(62a) Carbon Intensities and Criteria Air Pollutant Emissions of Waste- and Coproduct- Derived Bioenergy Resources Resulting from on-Road Transportation Applications
AIChE Spring Meeting and Global Congress on Process Safety
Tuesday, April 12, 2022 - 8:00am to 8:30am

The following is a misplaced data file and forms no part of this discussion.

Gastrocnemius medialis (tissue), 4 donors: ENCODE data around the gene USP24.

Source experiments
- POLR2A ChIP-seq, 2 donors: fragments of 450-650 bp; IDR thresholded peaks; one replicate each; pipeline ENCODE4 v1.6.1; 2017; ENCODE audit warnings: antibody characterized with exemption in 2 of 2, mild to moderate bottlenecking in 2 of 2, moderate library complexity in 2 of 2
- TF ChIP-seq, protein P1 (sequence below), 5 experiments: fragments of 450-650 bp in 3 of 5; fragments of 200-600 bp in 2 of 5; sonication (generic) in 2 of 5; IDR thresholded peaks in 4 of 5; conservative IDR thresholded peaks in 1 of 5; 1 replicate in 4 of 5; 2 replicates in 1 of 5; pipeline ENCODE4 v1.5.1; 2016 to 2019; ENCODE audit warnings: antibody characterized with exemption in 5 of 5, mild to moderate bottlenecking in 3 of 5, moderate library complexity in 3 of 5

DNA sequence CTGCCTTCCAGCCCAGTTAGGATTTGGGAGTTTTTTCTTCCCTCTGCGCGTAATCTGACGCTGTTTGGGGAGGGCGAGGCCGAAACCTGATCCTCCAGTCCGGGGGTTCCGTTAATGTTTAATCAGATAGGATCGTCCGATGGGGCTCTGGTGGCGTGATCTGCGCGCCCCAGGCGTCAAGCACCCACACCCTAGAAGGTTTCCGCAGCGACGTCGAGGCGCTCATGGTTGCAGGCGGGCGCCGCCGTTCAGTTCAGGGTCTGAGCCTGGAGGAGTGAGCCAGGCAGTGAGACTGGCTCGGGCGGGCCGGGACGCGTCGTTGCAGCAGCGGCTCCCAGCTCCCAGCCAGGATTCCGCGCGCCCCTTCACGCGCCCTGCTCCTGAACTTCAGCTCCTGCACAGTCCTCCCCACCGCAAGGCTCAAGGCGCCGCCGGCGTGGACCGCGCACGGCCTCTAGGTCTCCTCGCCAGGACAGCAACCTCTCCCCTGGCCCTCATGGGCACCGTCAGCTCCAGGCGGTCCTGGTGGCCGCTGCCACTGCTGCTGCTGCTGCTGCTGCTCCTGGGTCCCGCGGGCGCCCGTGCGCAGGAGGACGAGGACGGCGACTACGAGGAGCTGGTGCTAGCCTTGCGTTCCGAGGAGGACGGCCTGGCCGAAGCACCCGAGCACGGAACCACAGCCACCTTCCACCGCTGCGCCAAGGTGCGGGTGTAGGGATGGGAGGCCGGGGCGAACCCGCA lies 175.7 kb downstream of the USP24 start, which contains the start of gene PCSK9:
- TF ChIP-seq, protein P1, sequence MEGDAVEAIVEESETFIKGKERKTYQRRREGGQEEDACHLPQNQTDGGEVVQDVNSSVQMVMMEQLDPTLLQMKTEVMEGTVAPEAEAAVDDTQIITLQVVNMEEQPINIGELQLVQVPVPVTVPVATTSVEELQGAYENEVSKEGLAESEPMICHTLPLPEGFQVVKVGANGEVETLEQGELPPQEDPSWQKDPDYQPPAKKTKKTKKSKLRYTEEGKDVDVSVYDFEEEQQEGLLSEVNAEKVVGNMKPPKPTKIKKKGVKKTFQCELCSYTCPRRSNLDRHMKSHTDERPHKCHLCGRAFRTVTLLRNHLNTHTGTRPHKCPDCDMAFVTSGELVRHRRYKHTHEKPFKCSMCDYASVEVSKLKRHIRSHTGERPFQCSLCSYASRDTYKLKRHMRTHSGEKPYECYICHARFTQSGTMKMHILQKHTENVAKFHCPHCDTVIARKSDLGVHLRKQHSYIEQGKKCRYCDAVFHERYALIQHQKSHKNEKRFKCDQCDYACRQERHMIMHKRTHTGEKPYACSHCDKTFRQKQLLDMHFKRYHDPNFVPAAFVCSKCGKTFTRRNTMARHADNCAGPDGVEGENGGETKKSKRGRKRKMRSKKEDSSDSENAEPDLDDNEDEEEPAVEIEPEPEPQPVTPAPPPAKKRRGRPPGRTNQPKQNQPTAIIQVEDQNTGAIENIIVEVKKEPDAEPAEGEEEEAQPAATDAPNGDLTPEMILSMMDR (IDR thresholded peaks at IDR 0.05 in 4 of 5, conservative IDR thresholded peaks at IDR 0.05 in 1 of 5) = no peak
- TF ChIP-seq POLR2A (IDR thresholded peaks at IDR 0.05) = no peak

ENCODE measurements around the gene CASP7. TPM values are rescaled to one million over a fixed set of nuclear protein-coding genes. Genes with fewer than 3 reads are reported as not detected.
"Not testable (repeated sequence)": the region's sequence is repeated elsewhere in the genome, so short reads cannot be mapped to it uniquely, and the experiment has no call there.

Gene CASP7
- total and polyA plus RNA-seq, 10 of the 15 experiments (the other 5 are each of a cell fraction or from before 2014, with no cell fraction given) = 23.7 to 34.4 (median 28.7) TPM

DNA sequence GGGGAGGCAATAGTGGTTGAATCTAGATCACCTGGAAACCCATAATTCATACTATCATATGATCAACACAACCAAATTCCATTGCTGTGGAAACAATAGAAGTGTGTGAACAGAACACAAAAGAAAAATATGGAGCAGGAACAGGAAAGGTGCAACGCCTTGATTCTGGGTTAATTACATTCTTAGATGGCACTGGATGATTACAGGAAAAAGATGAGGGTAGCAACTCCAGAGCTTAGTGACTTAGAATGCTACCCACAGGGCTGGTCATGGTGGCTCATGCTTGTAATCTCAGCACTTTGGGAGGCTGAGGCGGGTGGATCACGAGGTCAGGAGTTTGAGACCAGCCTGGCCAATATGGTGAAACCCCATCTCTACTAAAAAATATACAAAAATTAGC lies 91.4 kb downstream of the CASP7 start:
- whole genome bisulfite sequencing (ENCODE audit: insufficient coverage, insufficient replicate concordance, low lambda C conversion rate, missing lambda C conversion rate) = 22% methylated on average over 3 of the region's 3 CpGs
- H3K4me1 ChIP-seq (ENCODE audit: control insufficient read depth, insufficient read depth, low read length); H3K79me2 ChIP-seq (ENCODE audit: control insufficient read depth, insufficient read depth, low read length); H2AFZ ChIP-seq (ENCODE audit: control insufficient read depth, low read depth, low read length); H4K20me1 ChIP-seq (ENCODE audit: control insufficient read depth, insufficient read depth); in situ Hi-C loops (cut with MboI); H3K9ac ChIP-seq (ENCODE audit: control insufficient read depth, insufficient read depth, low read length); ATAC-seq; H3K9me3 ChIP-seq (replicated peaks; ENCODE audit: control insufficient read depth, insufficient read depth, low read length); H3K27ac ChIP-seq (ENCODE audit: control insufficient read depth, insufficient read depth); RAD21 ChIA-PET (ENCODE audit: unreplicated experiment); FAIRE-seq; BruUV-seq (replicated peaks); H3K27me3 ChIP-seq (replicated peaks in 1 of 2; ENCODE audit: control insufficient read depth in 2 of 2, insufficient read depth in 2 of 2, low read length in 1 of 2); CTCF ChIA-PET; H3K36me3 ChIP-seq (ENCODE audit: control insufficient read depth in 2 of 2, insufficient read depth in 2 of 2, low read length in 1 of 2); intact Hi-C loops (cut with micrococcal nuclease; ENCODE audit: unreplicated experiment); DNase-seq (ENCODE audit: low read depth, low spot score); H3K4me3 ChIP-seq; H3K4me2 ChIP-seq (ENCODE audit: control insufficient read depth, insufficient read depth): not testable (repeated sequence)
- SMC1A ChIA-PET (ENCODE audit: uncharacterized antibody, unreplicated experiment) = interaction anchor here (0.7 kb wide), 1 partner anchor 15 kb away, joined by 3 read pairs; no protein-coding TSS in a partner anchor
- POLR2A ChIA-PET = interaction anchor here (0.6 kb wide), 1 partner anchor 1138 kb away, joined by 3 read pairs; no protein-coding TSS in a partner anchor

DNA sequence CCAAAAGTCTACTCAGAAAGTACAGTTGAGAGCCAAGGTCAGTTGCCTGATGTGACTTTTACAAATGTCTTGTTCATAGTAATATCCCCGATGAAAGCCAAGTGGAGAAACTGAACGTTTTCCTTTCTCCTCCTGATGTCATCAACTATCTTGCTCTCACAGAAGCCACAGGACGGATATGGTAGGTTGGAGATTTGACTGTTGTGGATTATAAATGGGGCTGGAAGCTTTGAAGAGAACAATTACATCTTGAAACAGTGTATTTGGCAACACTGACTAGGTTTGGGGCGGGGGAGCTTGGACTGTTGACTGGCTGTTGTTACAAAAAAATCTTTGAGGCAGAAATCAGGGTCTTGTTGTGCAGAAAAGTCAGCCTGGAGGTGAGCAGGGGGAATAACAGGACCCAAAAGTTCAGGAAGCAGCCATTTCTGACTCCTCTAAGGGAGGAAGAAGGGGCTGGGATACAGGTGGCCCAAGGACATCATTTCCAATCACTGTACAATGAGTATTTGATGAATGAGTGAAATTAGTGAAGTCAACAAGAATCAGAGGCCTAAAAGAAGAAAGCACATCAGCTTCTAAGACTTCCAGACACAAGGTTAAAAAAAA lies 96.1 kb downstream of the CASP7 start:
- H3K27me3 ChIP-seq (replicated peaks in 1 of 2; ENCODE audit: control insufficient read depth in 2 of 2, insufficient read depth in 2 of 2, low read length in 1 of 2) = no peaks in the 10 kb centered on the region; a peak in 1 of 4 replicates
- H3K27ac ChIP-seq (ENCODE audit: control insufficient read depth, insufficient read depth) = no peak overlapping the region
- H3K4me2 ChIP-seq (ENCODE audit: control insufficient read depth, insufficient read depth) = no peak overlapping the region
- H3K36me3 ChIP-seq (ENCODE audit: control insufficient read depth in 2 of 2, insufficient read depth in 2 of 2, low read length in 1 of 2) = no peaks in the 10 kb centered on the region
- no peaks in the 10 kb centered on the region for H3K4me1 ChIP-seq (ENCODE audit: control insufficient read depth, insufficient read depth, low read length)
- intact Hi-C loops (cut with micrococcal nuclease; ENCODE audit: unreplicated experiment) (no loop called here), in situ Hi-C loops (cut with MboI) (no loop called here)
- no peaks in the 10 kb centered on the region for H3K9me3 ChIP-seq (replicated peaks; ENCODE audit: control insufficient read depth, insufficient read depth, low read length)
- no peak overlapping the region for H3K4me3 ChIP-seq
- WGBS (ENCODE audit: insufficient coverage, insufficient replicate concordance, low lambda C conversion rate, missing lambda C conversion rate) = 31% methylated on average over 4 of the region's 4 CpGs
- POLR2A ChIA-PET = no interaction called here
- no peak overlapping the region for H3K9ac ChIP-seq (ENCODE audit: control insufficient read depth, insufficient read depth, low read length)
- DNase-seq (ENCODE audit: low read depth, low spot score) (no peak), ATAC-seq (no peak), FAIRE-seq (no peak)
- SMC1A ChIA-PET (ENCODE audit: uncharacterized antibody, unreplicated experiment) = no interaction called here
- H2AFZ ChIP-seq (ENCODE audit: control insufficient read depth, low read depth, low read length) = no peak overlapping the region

Biofuels are anticipated to represent an important portion of the alternative fuels for heavy-duty vehicles (HDVs) required for achieving the decarbonation goals in the United States. Increasing interest in waste- and coproduct-derived biodiesel, renewable diesel, and renewable natural gas (RNG) as alternative transportation fuels necessitates an understanding of carbon intensities and criteria air pollutants from the perspective of full supply chains. This study evaluates carbon intensities and criteria air pollutant emissions of biomass-based diesel (BBD) and RNG produced by different feedstocks as part of a project commissioned by the New York League of Conservation Voters. The feedstocks for BBD pathways contain cooking oil (UCO), distillers corn oil (DCO), tallow, and forest residue. Landfill gas or biogas from anaerobic digestion of animal waste and wastewater sludge are studied to quantify the emissions of RNG. The final biofuel products of BBD and RNG are used to evaluate their potential waste- or coproduct-to-wheel emissions of greenhouse gases (GHG) and criteria air pollutants related to feedstock recovery and transportation, fuel production, transportation and distribution, and use in HDVs. The system boundary is in accordance with the main life cycle stages covered by the fuel cycle module of the Greenhouse Gases, Regulated Emissions, and Energy Use in Technologies (GREET) Model by Argonne National Laboratory. The functional unit for comparison of different transportation fuels is 1 million British thermal unit (mmBtu) of heat delivered that allows for comparison across biofuels. Furthermore, after reviewing different studies and models including the GREET model and CA-GREET3.0, comparisons of the fuel cycle emission levels with different input and output assumptions are conducted to understand the wide range of the emission levels across different studies, allowing for understanding the hotspots of the biofuel pathways. Finally, the emissions of biofuels are compared against petrodiesel and fossil natural gas, allowing an understanding of potential reduction of the carbon intensities and criteria air pollutants as well as to make recommendations to further improve the emission levels of the studied biofuel pathways. While this study focuses on GHG emissions of BBD and RNG, the current findings also show that criteria air pollutant emissions of the biofuels are distinctively lower than their fossil-based counterparts (e.g., low sulfur diesel and liquefied natural gas). BBD has slightly higher emissions of nitrogen oxides (NOx) than petrodiesel; however, NOx can be controlled by a combination of selective catalytic reduction (SCR) with other exhaust after-treatments. The results will be presented at the conference.